U.S. flu vaccine supply halved as Britain sanctions major supplier

Americans' supply of flu vaccine was cut in half Tuesday as Britain abruptly shut down a major supplier just as flu season is about to begin. Facing a record shortage, U.S. health officials scrambled to reserve remaining shots for the elderly and others at highest risk from influenza. Healthy adults will be asked to delay or skip getting flu shots this year so doctors can give priority to more vulnerable patients, Dr. Gregory Poland of the Mayo Clinic said after an emergency meeting of the government's vaccine advisers, who unanimously endorsed the voluntary rationing. "We will need the help of the public, the public health community and the medical community to make sure that the vaccine goes to those who truly need it most," said a statement from the Department of Health and Human Services. The people most in need of flu vaccine are babies and toddlers ages 6-23 months; the elderly; anyone with chronic conditions such as heart or lung disease; and pregnant women. Other countries likely will face shortages, too, said Dr. Klaus Stohr, the World Health Organization's influenza chief. British regulators suspended the license of Chiron Corp., the world's second-leading flu vaccine supplier, for three months. They cited manufacturing problems at the factory in Liverpool, England, where Chiron makes its leading Fluvirin flu vaccine.

The sanction means more than a delay, Chiron officials said: They will ship no Fluvirin anywhere this year, including the 46 million to 48 million doses originally planned for the United States. "This season is gone," said Chiron chief executive Howard Pien. The rest of the nation's supply, roughly 54 million flu shots, is coming from Aventis Pasteur, the world's leading supplier. Aventis already had said it didn't expect to be able to produce more until at least November, when existing orders are filled. But the Centers for Disease Control and Prevention has now asked Aventis to try to redistribute its shipments so high-risk patients get their shots first, CDC chief Julie Gerberding said. "We'll be working on this fast and furiously," she told lawmakers before racing out of a House hearing to deal with Tuesday's surprise announcement. High-risk patients depend on flu shots because the injections are made of killed influenza virus. For other people, there is another option: About 1 million doses of an inhaled flu vaccine, MedImmune Inc.'s FluMist, will be available for healthy 5- to 49-year-olds. It's made from live but weakened influenza virus. Also under consideration: Whether Aventis' vaccine could be diluted to get two doses out of each original shot. Dr. Anthony Fauci, infectious disease chief for the National Institutes of Health, said a small study a few years ago suggested doing so would provide enough protection. But more research on this year's flu vaccine would be needed. Dr. William Egan of the Food and Drug Administration said it was too early to know if the agency would allow such a move. Chiron's shipments already had been delayed by a contamination problem discovered in August. The company has insisted only 4 million doses were tainted, although it refuses to identify the contaminant.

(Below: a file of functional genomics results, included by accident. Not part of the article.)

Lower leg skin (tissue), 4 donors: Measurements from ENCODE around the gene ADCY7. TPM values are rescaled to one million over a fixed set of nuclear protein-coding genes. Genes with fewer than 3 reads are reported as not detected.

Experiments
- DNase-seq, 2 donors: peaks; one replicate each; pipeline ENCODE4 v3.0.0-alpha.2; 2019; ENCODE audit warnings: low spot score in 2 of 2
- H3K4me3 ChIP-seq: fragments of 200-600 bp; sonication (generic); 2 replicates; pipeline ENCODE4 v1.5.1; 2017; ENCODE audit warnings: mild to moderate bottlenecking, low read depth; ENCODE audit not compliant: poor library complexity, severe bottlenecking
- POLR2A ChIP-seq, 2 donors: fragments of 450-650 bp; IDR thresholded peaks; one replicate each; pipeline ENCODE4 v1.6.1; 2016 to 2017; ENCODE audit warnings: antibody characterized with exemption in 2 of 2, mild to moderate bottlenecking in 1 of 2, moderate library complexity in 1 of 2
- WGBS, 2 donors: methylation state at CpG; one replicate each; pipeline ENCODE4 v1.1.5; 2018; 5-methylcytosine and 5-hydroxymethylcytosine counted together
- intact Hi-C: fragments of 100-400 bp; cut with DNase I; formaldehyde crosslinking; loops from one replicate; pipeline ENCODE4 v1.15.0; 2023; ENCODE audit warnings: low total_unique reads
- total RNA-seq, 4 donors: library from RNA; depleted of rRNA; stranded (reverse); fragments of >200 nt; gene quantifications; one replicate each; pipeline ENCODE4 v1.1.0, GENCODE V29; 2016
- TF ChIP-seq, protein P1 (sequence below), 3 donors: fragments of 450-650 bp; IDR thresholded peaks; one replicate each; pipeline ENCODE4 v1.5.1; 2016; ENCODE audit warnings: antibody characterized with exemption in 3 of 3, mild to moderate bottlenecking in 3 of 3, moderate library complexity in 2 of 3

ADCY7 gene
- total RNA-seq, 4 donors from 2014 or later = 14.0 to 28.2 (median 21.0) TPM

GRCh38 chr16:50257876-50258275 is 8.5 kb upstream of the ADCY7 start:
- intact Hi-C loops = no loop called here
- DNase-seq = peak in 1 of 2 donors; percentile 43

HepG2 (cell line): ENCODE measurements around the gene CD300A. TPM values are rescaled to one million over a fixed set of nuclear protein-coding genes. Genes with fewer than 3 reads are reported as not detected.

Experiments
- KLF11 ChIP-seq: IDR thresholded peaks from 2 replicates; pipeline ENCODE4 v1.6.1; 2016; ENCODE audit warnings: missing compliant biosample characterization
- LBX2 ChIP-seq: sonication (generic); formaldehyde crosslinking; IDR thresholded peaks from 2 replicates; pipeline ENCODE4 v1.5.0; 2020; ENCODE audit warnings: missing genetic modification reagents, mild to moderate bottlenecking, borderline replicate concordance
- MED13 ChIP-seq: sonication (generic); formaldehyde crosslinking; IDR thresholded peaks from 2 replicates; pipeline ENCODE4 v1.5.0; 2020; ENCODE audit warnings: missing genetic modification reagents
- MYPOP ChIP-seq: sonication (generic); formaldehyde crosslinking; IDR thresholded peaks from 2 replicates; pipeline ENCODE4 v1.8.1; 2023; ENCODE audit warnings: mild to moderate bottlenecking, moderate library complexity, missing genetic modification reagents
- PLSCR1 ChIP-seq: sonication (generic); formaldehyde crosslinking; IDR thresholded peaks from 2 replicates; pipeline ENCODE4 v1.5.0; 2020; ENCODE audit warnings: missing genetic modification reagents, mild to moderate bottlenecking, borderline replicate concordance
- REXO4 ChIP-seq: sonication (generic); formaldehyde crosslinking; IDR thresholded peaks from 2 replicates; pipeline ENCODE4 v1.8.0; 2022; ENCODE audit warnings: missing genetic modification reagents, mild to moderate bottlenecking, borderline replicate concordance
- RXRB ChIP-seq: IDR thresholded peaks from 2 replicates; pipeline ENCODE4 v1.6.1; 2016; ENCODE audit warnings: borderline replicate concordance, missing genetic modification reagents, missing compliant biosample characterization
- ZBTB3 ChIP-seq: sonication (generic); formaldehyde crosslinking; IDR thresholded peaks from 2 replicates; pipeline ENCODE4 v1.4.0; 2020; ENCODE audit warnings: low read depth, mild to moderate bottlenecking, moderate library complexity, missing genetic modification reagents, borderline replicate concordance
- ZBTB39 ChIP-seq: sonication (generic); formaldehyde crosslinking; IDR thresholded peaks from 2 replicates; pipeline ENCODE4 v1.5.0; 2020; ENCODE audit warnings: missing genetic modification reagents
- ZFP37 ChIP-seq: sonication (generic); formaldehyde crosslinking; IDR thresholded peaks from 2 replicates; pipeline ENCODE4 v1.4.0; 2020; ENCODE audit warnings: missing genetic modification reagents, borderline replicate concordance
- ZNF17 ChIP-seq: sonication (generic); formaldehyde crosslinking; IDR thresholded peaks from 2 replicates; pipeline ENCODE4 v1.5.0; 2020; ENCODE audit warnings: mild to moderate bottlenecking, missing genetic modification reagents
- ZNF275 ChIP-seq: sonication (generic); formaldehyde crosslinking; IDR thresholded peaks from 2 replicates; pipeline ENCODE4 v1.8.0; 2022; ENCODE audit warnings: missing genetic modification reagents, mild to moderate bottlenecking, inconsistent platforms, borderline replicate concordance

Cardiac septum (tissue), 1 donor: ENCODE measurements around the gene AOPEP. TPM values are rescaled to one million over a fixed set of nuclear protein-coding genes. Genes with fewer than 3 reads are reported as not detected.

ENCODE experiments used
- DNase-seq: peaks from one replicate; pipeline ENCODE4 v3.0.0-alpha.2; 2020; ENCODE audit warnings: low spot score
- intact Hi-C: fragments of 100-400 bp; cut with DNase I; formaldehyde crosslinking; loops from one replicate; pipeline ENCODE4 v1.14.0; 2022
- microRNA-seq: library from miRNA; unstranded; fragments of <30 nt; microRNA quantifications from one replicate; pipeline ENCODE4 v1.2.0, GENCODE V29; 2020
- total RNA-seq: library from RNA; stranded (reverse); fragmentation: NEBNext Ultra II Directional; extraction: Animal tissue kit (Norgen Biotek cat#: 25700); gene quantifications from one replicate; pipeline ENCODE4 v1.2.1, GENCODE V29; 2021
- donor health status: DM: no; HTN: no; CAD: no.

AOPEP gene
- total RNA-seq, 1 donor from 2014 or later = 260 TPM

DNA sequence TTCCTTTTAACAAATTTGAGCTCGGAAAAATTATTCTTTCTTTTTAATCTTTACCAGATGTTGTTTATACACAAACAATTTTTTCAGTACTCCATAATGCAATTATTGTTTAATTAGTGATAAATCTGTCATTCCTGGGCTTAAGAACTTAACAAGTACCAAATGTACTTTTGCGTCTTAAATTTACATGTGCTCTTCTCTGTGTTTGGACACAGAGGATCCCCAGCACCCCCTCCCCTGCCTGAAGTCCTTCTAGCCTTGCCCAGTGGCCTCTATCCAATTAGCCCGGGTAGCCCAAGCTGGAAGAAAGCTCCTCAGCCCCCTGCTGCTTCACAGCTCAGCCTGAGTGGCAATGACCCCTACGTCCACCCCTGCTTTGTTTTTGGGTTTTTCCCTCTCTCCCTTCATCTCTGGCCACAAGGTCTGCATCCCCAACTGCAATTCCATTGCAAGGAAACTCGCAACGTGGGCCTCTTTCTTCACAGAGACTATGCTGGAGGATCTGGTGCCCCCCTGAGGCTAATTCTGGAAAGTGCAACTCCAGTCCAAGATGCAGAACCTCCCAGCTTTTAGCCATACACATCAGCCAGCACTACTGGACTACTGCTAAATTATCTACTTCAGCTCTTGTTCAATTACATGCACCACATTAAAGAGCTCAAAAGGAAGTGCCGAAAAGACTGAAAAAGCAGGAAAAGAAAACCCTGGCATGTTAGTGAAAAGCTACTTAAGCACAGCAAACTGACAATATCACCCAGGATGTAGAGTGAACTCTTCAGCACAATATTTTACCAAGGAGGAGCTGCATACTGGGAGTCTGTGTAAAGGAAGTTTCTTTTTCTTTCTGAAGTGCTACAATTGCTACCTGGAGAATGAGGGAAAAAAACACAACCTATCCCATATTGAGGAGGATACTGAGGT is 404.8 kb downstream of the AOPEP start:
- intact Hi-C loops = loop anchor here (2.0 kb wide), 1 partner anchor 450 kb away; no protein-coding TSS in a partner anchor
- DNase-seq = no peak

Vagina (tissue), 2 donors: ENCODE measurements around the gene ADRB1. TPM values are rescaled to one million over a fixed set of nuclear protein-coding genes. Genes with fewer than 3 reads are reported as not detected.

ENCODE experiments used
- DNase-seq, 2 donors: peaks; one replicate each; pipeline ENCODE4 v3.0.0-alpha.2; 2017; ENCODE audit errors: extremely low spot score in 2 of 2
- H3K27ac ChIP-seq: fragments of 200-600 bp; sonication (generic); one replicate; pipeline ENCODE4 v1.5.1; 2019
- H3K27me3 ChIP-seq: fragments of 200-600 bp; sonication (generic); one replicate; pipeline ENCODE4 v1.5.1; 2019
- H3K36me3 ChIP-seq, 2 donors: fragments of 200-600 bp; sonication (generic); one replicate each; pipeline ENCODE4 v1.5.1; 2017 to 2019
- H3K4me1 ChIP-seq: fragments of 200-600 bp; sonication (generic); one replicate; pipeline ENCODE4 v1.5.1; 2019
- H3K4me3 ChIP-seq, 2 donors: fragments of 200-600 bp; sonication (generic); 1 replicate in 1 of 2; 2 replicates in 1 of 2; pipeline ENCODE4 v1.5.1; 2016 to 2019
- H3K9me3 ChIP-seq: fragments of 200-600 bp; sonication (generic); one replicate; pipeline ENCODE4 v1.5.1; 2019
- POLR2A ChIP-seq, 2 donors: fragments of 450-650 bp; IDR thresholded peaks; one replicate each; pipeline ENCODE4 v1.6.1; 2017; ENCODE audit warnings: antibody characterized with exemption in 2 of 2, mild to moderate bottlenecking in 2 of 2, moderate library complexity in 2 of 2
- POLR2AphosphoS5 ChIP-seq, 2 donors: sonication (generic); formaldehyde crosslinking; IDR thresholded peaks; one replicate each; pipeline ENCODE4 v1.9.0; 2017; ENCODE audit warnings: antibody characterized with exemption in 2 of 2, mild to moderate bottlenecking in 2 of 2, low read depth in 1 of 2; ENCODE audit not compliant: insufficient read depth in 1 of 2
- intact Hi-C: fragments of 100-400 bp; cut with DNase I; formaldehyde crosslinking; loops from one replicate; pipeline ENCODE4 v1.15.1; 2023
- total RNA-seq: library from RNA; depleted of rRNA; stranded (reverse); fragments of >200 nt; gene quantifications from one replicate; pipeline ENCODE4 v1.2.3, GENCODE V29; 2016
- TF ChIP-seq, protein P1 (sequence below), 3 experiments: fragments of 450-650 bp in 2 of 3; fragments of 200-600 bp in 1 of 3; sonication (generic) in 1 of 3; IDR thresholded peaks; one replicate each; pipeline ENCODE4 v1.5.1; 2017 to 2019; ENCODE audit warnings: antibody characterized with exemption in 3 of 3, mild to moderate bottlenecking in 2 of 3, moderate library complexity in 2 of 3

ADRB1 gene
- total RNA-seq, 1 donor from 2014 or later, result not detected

Less than two weeks ago, top U.S. health officials assured the public that close FDA monitoring of the rest of the supply showed it was fine and there would be no shortage. British officials didn't explain why they disagreed. Flu shot campaigns usually start in October, a month before the flu season typically begins in the United States. In an average year, flu kills 36,000 people and hospitalizes another 114,000, mostly the elderly. Trading in Chiron's stock on the Nasdaq Stock Market was temporarily halted Tuesday morning. Share price dropped $7.69 a share, or 17 percent, to $37.73 after trading resumed.

(Copyright 2004 by The Associated Press. All Rights Reserved.)